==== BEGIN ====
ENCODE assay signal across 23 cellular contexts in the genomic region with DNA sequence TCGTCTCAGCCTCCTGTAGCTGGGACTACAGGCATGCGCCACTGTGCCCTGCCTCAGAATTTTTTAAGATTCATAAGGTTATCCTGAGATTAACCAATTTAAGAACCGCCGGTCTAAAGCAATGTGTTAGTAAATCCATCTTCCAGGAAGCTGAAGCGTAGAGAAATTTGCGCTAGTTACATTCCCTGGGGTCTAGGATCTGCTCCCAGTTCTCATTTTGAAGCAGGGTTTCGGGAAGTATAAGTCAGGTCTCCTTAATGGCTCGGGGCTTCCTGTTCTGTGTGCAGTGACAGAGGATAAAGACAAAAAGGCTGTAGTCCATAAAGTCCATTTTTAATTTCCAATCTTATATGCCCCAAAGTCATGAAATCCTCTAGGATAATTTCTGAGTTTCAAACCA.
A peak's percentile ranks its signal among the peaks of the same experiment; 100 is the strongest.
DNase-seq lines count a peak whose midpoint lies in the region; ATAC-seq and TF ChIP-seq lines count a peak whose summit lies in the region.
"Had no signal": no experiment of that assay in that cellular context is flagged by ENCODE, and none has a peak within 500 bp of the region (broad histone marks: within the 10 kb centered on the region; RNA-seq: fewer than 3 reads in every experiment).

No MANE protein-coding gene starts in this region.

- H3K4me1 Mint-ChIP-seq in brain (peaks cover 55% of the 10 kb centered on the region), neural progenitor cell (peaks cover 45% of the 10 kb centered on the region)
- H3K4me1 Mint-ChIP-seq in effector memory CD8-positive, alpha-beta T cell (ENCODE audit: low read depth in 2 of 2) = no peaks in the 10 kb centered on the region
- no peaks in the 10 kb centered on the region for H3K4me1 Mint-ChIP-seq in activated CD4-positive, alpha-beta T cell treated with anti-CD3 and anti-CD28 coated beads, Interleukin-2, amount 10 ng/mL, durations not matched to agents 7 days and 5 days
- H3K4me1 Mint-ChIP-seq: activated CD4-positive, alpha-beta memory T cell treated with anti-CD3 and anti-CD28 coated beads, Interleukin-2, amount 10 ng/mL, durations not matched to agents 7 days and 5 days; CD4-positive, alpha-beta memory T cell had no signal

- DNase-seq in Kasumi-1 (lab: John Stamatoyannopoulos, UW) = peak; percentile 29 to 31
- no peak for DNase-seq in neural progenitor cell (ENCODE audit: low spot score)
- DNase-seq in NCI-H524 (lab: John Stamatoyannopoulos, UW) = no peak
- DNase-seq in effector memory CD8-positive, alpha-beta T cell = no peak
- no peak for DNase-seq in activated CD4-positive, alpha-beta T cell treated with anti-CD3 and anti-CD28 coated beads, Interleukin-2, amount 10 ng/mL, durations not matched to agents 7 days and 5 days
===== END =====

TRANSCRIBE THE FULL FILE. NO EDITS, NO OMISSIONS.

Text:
ENCODE assay signal across 23 cellular contexts in the genomic region with DNA sequence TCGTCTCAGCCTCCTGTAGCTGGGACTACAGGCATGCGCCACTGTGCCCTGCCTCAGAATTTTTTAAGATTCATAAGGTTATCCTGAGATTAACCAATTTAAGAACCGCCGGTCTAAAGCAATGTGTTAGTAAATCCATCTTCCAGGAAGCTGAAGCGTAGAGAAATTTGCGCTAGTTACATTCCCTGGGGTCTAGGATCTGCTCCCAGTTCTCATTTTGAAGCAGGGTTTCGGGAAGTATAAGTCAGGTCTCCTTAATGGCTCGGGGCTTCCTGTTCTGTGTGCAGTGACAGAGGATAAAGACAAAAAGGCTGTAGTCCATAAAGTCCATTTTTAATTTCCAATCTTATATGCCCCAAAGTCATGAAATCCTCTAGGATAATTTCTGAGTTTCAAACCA.
A peak's percentile ranks its signal among the peaks of the same experiment; 100 is the strongest.
DNase-seq lines count a peak whose midpoint lies in the region; ATAC-seq and TF ChIP-seq lines count a peak whose summit lies in the region.
"Had no signal": no experiment of that assay in that cellular context is flagged by ENCODE, and none has a peak within 500 bp of the region (broad histone marks: within the 10 kb centered on the region; RNA-seq: fewer than 3 reads in every experiment).

No MANE protein-coding gene starts in this region.

- H3K4me1 Mint-ChIP-seq in brain (peaks cover 55% of the 10 kb centered on the region), neural progenitor cell (peaks cover 45% of the 10 kb centered on the region)
- H3K4me1 Mint-ChIP-seq in effector memory CD8-positive, alpha-beta T cell (ENCODE audit: low read depth in 2 of 2) = no peaks in the 10 kb centered on the region
- no peaks in the 10 kb centered on the region for H3K4me1 Mint-ChIP-seq in activated CD4-positive, alpha-beta T cell treated with anti-CD3 and anti-CD28 coated beads, Interleukin-2, amount 10 ng/mL, durations not matched to agents 7 days and 5 days
- H3K4me1 Mint-ChIP-seq: activated CD4-positive, alpha-beta memory T cell treated with anti-CD3 and anti-CD28 coated beads, Interleukin-2, amount 10 ng/mL, durations not matched to agents 7 days and 5 days; CD4-positive, alpha-beta memory T cell had no signal

- DNase-seq in Kasumi-1 (lab: John Stamatoyannopoulos, UW) = peak; percentile 29 to 31
- no peak for DNase-seq in neural progenitor cell (ENCODE audit: low spot score)
- DNase-seq in NCI-H524 (lab: John Stamatoyannopoulos, UW) = no peak
- DNase-seq in effector memory CD8-positive, alpha-beta T cell = no peak
- no peak for DNase-seq in activated CD4-positive, alpha-beta T cell treated with anti-CD3 and anti-CD28 coated beads, Interleukin-2, amount 10 ng/mL, durations not matched to agents 7 days and 5 days